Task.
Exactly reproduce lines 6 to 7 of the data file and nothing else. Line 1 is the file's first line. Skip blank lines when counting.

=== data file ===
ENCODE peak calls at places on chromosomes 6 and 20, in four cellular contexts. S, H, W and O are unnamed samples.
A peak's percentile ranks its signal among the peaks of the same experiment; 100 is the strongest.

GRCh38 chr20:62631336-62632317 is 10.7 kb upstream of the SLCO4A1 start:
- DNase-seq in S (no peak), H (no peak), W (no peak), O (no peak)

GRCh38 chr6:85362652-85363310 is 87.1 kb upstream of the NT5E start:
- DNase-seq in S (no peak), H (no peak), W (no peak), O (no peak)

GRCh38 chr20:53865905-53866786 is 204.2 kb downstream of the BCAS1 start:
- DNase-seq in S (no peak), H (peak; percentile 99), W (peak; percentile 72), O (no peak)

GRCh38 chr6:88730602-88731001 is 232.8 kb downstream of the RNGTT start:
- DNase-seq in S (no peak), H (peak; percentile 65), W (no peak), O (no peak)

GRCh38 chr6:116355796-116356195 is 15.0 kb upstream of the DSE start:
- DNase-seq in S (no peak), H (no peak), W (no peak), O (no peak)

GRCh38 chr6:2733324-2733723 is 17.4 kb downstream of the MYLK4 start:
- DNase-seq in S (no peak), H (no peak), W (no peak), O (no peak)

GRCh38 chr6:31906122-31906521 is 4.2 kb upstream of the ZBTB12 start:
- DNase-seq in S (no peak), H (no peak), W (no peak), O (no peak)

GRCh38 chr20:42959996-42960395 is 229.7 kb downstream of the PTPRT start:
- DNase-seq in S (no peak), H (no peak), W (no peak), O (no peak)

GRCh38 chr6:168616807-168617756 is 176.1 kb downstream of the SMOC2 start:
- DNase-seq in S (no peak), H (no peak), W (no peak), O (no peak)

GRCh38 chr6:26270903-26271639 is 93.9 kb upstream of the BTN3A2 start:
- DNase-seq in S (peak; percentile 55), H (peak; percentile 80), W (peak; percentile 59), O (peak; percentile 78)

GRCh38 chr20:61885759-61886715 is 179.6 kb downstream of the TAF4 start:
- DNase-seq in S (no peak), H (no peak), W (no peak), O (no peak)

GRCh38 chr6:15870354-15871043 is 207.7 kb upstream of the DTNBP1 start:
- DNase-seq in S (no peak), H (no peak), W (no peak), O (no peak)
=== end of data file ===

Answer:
- DNase-seq in S (no peak), H (no peak), W (no peak), O (no peak)

GRCh38 chr20:53865905-53866786 is 204.2 kb downstream of the BCAS1 start: